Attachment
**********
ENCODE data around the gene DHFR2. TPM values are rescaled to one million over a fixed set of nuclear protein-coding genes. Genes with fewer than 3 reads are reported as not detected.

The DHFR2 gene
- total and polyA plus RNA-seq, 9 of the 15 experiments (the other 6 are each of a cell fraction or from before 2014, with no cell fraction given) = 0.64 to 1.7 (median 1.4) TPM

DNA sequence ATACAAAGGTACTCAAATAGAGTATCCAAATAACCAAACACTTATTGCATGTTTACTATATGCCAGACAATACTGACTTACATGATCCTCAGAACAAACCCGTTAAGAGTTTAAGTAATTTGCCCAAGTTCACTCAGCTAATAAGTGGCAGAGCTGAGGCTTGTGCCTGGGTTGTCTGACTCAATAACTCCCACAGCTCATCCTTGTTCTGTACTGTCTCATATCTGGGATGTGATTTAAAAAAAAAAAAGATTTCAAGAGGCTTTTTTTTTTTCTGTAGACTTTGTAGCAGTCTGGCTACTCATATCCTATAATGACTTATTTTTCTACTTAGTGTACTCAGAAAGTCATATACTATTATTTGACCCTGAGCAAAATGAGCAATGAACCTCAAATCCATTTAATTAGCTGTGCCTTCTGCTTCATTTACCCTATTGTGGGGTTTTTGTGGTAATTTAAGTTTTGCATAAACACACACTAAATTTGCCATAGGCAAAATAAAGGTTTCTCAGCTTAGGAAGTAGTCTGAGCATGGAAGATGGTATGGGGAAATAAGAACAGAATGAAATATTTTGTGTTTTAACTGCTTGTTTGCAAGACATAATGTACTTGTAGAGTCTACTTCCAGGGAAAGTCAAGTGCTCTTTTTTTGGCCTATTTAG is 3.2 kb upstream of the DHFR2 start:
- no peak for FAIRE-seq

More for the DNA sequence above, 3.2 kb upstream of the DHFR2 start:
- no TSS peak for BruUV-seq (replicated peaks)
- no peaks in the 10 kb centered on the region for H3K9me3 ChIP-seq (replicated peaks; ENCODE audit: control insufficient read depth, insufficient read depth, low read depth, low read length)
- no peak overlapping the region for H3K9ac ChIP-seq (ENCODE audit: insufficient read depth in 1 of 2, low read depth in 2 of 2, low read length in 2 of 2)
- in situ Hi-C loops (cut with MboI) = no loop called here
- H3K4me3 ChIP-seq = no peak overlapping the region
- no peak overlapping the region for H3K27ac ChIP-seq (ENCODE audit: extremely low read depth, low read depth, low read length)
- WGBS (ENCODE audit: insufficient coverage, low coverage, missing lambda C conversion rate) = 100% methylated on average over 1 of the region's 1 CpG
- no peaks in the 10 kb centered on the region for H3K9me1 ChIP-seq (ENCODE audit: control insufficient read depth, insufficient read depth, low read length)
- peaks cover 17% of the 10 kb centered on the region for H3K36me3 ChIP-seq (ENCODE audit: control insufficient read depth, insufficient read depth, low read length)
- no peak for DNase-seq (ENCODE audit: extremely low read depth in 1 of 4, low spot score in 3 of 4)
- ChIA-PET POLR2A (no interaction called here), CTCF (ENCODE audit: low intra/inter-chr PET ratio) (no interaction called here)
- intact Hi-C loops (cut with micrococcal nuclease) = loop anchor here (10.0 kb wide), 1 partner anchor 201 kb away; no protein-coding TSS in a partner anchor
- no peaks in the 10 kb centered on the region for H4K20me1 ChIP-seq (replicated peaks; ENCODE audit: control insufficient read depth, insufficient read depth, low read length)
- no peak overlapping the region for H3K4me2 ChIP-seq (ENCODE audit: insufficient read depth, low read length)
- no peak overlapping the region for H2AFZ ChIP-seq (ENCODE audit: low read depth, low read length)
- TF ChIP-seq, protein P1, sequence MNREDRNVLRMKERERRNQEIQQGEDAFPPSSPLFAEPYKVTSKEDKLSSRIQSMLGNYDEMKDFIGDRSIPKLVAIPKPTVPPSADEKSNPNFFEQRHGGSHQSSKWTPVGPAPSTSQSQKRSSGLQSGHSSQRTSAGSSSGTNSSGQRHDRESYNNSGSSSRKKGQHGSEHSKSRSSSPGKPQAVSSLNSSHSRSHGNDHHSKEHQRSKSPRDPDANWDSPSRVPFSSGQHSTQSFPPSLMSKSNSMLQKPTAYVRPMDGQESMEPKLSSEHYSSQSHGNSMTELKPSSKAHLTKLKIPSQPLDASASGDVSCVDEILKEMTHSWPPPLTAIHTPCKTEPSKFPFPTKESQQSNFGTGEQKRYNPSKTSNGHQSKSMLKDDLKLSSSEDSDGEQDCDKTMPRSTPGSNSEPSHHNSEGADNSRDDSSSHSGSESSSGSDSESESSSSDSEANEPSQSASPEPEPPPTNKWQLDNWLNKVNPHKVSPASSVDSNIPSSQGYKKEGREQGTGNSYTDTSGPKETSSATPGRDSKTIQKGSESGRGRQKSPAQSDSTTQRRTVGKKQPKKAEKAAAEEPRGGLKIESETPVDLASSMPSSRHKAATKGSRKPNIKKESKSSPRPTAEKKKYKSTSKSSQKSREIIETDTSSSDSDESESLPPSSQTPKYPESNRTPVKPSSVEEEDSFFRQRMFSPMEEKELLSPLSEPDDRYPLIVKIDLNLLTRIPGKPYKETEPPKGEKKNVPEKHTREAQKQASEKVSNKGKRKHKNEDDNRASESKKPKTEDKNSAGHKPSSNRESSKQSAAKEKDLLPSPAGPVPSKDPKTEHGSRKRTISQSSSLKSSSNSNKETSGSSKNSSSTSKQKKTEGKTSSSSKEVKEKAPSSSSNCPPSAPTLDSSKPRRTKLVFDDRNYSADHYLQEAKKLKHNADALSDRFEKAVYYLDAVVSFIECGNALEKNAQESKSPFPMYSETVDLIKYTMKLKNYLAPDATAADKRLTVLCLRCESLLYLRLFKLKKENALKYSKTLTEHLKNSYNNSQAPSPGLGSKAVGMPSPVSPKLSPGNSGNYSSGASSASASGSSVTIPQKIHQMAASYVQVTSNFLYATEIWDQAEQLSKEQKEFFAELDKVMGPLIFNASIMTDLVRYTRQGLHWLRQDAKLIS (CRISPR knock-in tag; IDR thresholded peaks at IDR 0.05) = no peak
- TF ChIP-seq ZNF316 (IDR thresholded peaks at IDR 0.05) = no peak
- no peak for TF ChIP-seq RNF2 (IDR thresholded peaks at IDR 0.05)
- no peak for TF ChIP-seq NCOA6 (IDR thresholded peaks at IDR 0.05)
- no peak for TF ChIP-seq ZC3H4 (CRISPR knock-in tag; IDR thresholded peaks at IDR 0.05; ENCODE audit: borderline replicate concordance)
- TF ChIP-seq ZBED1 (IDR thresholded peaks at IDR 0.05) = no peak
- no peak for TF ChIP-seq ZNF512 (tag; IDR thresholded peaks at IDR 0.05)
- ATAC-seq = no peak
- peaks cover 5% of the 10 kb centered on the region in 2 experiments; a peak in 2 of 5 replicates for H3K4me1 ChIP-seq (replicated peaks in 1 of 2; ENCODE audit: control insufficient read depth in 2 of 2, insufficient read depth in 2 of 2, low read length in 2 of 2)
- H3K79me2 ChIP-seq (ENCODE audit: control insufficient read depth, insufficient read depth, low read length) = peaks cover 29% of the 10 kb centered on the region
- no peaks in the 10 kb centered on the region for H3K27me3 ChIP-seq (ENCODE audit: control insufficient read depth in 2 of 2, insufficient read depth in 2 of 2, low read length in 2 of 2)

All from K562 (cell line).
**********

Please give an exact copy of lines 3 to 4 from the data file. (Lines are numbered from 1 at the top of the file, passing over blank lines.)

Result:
- total and polyA plus RNA-seq, 9 of the 15 experiments (the other 6 are each of a cell fraction or from before 2014, with no cell fraction given) = 0.64 to 1.7 (median 1.4) TPM

DNA sequence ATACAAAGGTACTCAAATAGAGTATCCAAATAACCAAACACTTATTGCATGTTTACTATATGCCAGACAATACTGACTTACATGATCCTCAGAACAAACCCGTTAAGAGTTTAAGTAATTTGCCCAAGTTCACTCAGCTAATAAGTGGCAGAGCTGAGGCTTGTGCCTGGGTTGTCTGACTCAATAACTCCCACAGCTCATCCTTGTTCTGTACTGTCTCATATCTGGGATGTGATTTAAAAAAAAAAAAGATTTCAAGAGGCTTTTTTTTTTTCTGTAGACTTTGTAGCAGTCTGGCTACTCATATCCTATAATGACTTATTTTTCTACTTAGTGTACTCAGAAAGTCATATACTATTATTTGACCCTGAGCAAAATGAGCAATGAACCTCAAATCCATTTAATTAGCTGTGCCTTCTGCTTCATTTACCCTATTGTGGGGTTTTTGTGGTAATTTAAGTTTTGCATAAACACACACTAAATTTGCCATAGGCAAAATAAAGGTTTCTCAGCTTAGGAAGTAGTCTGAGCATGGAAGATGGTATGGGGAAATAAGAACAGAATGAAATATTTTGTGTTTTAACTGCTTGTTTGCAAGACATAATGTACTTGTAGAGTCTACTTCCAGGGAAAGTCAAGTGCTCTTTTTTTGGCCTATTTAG is 3.2 kb upstream of the DHFR2 start: